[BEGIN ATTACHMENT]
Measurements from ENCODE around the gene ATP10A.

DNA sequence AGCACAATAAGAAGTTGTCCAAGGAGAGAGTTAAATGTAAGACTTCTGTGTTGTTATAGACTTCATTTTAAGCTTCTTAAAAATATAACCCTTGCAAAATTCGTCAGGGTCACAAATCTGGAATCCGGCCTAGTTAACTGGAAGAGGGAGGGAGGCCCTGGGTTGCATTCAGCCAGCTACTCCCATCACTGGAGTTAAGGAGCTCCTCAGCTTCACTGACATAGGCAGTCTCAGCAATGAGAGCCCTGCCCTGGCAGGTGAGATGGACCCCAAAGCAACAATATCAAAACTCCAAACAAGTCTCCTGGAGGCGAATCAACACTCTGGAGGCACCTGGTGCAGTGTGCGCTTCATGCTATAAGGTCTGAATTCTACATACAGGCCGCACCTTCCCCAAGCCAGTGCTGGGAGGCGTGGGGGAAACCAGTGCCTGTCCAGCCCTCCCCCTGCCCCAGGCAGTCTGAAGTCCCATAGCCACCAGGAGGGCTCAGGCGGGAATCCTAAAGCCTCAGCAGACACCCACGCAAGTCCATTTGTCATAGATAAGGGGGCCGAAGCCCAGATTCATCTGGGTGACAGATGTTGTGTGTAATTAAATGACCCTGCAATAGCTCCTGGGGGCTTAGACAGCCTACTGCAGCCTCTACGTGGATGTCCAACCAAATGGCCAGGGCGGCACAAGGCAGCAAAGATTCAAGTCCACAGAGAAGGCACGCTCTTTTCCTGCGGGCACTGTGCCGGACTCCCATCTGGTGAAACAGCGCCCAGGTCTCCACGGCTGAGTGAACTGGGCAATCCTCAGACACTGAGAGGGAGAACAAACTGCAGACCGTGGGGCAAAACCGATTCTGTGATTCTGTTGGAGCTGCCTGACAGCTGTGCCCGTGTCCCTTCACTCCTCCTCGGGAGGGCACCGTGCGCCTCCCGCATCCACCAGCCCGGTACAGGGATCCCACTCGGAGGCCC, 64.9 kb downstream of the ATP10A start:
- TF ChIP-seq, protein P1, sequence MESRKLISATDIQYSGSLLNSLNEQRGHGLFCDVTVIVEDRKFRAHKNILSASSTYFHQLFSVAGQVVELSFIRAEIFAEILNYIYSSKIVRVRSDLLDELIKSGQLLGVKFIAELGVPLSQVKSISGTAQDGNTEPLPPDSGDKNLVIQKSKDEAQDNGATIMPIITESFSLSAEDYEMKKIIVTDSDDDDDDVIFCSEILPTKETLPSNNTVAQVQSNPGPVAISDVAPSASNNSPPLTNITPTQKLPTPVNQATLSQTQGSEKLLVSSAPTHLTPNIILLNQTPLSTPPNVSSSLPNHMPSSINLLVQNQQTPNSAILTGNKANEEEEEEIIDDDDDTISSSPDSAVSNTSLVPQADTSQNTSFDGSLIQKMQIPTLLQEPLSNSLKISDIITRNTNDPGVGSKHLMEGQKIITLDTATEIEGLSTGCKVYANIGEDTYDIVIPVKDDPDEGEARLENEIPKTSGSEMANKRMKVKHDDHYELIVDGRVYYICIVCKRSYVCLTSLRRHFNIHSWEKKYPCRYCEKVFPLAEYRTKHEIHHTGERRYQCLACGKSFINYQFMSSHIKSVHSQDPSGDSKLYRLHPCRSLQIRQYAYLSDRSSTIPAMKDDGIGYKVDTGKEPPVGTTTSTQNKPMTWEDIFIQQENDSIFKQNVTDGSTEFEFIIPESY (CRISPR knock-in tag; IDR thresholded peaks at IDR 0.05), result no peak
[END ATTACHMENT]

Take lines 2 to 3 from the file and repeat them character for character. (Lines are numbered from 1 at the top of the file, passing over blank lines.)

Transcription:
DNA sequence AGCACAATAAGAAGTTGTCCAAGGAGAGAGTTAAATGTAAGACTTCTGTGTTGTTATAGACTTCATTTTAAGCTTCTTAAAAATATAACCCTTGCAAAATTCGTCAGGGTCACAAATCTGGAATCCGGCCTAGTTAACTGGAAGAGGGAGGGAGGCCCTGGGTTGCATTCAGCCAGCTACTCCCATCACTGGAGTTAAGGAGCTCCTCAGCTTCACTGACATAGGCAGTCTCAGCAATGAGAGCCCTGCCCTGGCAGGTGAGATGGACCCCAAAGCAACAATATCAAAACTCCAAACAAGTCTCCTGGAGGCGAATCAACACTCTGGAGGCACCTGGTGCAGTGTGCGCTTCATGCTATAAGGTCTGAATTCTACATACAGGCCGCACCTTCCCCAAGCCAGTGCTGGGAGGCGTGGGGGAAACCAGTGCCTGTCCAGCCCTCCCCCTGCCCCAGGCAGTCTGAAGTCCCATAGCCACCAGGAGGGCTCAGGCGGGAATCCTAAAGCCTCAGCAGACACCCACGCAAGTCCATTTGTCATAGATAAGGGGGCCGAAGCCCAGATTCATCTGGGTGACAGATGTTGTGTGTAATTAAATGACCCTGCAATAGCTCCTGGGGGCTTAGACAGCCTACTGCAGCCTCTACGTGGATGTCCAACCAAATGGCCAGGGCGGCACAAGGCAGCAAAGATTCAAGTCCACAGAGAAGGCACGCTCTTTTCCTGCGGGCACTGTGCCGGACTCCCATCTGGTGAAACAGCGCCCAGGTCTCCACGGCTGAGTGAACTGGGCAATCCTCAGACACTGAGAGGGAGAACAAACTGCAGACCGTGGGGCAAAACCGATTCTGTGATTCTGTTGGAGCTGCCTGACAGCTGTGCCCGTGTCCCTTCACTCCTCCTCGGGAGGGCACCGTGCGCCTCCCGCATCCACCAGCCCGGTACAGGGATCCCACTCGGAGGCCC, 64.9 kb downstream of the ATP10A start:
- TF ChIP-seq, protein P1, sequence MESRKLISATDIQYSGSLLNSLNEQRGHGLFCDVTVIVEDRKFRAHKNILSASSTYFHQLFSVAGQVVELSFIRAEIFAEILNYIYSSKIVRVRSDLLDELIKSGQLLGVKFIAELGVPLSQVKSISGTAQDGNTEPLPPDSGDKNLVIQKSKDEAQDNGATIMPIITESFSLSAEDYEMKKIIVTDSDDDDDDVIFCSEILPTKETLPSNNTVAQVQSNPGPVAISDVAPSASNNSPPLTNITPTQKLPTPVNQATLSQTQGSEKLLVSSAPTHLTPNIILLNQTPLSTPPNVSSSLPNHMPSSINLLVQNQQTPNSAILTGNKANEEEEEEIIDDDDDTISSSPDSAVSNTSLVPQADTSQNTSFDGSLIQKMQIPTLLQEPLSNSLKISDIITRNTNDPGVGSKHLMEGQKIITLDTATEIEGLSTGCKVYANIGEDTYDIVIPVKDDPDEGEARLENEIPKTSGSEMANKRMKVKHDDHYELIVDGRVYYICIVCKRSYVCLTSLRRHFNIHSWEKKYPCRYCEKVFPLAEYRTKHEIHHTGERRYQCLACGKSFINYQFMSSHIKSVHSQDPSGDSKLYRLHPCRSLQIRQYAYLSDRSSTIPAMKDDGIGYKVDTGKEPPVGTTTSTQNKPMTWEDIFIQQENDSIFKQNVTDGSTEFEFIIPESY (CRISPR knock-in tag; IDR thresholded peaks at IDR 0.05), result no peak